“This would be useful to a company that needs to centrally manage, monitor and report on various brands of equipment,” Easom says. “It also would be necessary in situations where projects are remote or out of cell or Wi-Fi range to have the equipment store several weeks of data and then upload to a wireless data collector, such as a superintendent or foreman driving around the site.”

For machines within a fleet sporting different levels of technology—full 3-D control versus telematics versus manual—drones may be a way to fill in the blanks (e.g., scan where a roller has been or perform volume calculations and cut/fill mapping). In this case, the data would be collected weekly or monthly, with some manual input required, so it’s important for software to accept data that doesn’t come directly from the machine.

It’s also crucial to ensure manufacturers and technology providers offer plenty of support once the sale is complete. For Komatsu, that means support personnel can remotely connect to machines in real time if the operator calls with an issue. “Our Technology Solutions Experts play a huge role; they are as much a differentiator as the product itself,” Anetsberger says.

Davis also recommends contractors identify a technology champion on staff who is the go-to person for learning new systems and ensuring equipment is properly maintained. Firms don’t necessarily have to hire a new person to take on this role—often it can be someone from the surveying division—and it doesn’t have to encompass 100 percent of the person’s job responsibilities.

sitech_img_2630“Trying to jump into 3-D machine control without a solid plan for maintaining data is not advisable,” Davis says. “And you don’t have to hook up every machine right away. You could rent a system for a month, or test 2-D before moving to 3-D.”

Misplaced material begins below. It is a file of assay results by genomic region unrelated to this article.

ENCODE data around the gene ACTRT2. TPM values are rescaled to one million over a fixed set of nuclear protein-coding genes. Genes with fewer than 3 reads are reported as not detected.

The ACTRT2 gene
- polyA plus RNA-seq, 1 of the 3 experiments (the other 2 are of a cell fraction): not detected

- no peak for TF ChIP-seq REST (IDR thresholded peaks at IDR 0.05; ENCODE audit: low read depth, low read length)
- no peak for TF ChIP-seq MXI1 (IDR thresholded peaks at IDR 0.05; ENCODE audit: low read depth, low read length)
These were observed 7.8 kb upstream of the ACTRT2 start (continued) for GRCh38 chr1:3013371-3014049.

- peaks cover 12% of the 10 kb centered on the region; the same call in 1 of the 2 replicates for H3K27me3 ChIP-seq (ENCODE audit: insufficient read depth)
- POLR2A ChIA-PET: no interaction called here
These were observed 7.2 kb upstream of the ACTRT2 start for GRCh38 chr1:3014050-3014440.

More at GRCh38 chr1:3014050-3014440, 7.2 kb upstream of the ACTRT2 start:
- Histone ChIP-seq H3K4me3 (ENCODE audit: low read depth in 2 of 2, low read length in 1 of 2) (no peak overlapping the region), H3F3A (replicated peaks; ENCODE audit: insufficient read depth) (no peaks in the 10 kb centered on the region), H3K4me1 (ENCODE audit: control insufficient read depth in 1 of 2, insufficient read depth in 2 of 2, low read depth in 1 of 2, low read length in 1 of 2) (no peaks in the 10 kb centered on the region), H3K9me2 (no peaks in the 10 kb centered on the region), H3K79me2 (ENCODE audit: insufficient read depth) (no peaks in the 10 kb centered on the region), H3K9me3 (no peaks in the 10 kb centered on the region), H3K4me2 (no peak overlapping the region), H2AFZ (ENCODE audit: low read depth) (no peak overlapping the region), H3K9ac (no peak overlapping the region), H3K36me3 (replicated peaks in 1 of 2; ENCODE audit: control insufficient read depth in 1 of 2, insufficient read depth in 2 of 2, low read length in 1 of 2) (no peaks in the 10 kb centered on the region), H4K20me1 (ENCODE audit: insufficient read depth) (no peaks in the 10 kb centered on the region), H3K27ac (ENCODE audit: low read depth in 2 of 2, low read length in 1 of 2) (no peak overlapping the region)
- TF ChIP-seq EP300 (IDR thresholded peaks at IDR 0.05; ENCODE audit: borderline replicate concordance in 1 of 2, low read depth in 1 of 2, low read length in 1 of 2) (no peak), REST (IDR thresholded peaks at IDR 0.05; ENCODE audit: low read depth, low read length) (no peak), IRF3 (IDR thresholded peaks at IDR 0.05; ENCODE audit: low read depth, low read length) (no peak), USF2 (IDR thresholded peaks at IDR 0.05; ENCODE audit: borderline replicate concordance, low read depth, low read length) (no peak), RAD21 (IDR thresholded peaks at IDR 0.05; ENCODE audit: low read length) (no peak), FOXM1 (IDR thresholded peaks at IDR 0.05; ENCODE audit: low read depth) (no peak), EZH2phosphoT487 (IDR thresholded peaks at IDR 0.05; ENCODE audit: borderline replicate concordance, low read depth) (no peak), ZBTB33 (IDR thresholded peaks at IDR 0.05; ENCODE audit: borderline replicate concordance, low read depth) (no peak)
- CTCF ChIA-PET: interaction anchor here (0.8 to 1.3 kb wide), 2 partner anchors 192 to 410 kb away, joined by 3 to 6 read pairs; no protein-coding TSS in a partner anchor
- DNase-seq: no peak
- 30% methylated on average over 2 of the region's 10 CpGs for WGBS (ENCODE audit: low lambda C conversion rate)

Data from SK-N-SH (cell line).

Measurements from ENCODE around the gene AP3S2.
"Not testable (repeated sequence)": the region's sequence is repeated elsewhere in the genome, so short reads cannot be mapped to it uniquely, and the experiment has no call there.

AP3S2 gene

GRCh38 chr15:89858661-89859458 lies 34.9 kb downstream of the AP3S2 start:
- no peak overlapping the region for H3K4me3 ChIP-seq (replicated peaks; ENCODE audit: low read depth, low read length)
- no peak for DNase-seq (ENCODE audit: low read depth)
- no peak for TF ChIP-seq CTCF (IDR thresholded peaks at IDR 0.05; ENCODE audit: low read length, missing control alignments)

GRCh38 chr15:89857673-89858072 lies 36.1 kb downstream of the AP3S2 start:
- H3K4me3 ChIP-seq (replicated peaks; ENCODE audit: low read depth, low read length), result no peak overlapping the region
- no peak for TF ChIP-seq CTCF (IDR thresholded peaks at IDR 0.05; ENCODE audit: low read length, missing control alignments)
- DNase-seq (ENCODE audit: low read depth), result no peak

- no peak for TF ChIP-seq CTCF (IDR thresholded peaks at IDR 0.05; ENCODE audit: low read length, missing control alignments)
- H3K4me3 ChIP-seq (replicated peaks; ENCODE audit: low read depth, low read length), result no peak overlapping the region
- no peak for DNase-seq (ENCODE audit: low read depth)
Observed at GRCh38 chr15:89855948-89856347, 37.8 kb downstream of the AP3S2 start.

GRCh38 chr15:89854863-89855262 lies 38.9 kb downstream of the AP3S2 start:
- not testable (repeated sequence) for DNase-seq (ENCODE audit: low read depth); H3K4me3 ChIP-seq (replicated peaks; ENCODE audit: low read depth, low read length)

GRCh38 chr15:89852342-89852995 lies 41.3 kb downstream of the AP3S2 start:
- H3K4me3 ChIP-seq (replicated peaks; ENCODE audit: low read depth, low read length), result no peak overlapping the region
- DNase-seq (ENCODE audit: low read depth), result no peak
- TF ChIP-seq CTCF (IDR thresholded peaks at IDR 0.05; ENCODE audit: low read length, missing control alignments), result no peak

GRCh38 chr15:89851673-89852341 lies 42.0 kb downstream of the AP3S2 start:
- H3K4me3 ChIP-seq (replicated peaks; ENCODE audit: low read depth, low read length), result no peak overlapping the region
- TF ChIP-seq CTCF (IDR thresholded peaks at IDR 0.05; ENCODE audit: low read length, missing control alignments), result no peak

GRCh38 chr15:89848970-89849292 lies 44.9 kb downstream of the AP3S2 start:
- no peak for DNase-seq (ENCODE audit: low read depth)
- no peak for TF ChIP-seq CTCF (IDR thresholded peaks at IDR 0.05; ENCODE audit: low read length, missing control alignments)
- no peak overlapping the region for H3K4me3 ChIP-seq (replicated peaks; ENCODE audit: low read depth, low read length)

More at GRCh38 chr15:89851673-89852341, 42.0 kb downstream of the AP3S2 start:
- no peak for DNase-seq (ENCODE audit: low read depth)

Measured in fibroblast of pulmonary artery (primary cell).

Training for 2-D systems is pretty standard and can be completed in a few hours. 3-D training is more involved because it involves digital modeling and setting up a base station

“If you have bad data coming into the machines, they will use it, so the software is the crux of all this,” Davis says. “Therefore, it is imperative to ensure that digital models are accurate and designed by someone who understands the intricacies of machine control.”

Some resistance from the older generation of operators is expected, though SITECH has found adding simple technical components—with the driver still in control of the machine—reveal efficiency benefits right away. “As they dip their toes in, they only want more and recognize all the gains to be had,” Davis says.

And as operators continue to retire, intelligent machines represent a tangible way to attract high school graduates with a technical background into the construction industry. Sitting in the cab, all the controls and monitors are relatable to the smartphone and video game generation. As a result, firms can build operators’ proficiency a lot faster than in the past.

Looking Ahead

The future promises more connectivity and integration. Historically, equipment technology was an after-market affair; now, that intelligence is being built in at the factory and will be available standard on a wider variety of machine classes and sizes.

The next five to 10 years also will be about replacing isolated activities (e.g., one worker with a GPS rover or one machine with a positioning system) with a truly connected site featuring two-way data going back and forth between the field and the office in real time. With this type of workflow, someone in the office can know where the machine is, how many cubic yards of dirt were moved, how much is in stock piles, etc., at any given time, whereas in the past this data only may have been reviewed at the end of the day or week. In short, it will be a movement toward productivity monitoring and providing decision-making tools to management so they don’t have to work hard for the information they need.

“One intelligent machine on a project doesn’t really help you. Companies will need to invest more heavily in this type of technology and the people to support it to make it really worthwhile,” Sharp says. “The real value will come in putting machines together in a choreographed workflow on a project and aggregating solutions for construction’s many linear processes. That’s where the next generation of savings will come from.”